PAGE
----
Why slides make you boring and forgettable

Slides in a presentation can be a great help. But they can also be a terrible liability. In fact at Podium Coaching, we’d argue that – generally – slides create more problems than they solve.

It’s not just the problem with too much text on too many slides: we’ve all suffered through, and maybe inflicted, death by bullet point.

No, the problem with slides goes deeper. So deep, in fact, that it threatens to undermine the whole communication that it is supposed to be enhancing.

This was well expressed the other day by that excellent communications theorist and coach Dr Nick Morgan.

“Speakers still use (slide show) software for speaker notes, making them more about words than images.  Speakers still use the software as a crutch for getting through a presentation that they’ve insufficiently prepared. And speakers still throw far too much information on their slides routinely instead of doing the hard work of really figuring out what their talk is about and distilling the essence of it for the audience.”

But, says Dr Morgan, there’s a further problem with the software, one that’s even more insidious and destructive to good presentations.  “Because slides are created one at a time, they encourage people to think in terms of vertical slices rather than horizontal storytelling.  As such, they promote an ADD approach to presentations at a time when good storytelling is more important than ever to get and hold the attention of an audience.”

Dr Morgan makes the point that it’s hard to tell a good story with a slide – or even a series of slides.  And yet stories are what we remember. We’ve written many times here about the way good stories tweak the chemicals in our brain and help us remember the content.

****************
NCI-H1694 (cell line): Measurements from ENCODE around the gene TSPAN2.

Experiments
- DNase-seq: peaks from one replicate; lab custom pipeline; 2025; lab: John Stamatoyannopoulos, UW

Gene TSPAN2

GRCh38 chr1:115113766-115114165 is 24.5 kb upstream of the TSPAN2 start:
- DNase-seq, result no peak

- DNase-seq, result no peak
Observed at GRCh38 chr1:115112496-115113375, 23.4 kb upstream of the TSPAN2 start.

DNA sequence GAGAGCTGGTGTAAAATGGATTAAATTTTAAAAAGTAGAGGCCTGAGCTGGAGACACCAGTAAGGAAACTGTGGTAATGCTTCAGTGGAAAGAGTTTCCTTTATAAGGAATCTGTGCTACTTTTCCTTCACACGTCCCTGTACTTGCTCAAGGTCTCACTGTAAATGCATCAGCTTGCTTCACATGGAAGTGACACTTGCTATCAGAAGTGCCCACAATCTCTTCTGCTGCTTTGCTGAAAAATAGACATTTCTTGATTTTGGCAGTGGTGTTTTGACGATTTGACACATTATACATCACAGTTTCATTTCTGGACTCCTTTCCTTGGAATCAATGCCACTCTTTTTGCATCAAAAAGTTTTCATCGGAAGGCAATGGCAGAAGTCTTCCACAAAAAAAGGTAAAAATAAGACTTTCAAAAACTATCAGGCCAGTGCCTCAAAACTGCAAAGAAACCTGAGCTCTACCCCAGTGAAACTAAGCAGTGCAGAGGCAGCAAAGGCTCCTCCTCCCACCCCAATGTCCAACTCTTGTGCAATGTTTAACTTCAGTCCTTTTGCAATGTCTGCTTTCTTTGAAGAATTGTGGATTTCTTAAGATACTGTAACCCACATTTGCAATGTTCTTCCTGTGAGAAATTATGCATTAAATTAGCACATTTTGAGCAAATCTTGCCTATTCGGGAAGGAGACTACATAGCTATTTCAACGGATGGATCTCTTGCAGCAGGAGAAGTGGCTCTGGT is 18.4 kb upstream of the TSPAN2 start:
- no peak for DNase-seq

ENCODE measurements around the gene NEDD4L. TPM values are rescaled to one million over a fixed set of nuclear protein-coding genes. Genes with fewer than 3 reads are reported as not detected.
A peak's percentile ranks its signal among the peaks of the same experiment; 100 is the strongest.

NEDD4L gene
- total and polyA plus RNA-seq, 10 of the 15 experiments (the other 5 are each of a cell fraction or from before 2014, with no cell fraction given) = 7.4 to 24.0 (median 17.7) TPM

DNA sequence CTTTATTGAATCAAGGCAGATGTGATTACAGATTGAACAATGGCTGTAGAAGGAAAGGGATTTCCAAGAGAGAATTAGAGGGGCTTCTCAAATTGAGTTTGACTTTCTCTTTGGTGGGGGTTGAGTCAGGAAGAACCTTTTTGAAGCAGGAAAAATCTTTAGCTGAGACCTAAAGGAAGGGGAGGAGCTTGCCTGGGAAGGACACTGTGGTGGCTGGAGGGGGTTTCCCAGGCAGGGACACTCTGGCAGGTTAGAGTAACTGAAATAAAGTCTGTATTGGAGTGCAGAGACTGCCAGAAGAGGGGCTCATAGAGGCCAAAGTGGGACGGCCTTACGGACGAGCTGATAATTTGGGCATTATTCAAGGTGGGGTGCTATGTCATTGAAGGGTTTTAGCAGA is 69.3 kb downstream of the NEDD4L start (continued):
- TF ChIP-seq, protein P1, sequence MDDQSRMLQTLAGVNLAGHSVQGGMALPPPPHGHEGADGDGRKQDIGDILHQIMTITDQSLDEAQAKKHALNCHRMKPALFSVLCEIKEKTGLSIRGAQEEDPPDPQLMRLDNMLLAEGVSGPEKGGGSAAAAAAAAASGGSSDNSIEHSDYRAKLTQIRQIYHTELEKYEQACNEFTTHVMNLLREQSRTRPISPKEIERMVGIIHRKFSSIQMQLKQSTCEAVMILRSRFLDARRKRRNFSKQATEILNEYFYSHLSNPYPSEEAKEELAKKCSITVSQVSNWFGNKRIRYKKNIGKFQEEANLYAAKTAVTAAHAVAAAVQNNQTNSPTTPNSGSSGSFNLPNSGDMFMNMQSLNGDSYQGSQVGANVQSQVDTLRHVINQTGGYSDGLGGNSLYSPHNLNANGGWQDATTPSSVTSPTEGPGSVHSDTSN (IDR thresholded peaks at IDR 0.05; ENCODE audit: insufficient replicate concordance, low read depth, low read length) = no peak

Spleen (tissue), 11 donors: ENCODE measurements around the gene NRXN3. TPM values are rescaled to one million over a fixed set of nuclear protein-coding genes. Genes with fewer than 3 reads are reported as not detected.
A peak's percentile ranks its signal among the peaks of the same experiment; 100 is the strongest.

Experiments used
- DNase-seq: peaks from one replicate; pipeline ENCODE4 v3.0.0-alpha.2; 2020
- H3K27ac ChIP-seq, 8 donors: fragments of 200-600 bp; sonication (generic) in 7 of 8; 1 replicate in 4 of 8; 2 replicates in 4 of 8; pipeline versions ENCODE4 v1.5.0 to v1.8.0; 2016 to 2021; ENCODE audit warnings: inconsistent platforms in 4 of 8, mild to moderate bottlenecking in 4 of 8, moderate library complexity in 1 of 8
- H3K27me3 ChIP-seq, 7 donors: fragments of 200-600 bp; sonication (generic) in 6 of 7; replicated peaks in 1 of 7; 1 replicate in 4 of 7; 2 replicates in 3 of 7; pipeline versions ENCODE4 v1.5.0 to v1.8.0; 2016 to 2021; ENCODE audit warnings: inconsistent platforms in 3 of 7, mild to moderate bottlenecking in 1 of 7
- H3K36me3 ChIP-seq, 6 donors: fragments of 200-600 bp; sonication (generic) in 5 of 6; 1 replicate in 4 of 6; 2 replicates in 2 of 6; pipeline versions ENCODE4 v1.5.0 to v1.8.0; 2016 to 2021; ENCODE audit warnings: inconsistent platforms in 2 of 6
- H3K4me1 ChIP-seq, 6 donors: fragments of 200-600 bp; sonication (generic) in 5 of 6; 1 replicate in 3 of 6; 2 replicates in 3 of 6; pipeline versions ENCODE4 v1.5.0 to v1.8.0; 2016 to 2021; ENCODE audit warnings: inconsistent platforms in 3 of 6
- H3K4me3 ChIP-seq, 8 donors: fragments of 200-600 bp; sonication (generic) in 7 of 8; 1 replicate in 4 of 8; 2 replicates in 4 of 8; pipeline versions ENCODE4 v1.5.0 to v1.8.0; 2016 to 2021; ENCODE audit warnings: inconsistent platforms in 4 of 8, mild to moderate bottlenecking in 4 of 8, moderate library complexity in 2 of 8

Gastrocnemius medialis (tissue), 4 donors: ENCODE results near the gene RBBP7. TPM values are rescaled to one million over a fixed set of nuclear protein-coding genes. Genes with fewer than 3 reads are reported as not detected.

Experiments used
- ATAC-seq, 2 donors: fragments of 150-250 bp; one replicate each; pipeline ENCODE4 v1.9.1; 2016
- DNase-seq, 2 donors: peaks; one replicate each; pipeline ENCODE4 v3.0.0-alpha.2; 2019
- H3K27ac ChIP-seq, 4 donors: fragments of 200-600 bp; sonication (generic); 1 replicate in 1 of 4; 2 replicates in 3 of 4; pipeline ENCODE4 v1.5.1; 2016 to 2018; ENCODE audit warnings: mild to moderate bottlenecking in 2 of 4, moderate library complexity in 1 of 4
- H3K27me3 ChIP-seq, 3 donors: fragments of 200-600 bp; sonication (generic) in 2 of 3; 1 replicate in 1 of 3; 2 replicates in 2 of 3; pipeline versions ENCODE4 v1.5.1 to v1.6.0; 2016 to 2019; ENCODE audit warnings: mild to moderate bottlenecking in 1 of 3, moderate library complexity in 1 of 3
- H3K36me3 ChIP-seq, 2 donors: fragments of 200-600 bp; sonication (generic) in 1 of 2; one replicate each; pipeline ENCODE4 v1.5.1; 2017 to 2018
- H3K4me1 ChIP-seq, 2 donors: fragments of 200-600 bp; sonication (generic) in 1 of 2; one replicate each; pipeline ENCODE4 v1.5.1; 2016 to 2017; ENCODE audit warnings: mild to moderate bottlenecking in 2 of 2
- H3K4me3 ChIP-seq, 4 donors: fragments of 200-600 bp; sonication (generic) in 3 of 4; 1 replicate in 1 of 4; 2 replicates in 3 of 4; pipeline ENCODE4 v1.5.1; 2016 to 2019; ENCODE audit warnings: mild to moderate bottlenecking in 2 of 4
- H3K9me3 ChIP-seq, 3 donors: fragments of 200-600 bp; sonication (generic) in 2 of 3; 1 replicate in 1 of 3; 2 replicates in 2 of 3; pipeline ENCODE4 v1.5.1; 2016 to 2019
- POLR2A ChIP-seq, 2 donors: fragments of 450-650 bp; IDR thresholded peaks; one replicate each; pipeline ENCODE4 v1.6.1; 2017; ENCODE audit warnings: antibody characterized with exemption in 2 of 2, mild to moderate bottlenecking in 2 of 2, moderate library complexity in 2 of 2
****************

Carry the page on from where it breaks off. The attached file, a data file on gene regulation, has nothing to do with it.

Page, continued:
Your PowerPoint slide creation technique is therefore ensuring that your presentation will be forgettable and boring.

In much the same way as we respond to a hug, the chemicals in our brain respond to the emotional content of stories. That doesn’t happen with facts and figures. Yes, facts are important. But they are forgettable. Stories are the duct tape that make facts and figures stick in our memory.

Nick Morgan argues that slide show software is inherently biased against storytelling. “PowerPoint templates encourage bullet points. You create a slide by putting data (or words) on it. And then you repeat the process until you have enough slides to fill the time allotted.  What you now have is a data set, or a set of boxes with bulleted words in them — both hard to deliver in a presentation in an interesting way, and harder still to remember. Your PowerPoint slide creation technique is therefore ensuring that your presentation will be forgettable and boring.”

At Podium we urge clients to reduce the amount of text on slides. The slide’s job is to reinforce your message. You – the presenter – are the star of the show, You are the one with insight to share. The slide is there to help you – not replace you.

And see if you can go further than just reducing text; see if you can eliminate it. Can you use photographs or videos to connect with the audience and duct tape your message into their minds?

Can you tell a story that will resonate with the audience; a story that will illustrate your point in a very real way? Maybe after telling the story you can reinforce the message with a bullet point.

But make the creation of the bullet point your last thought – rather than your first instinct.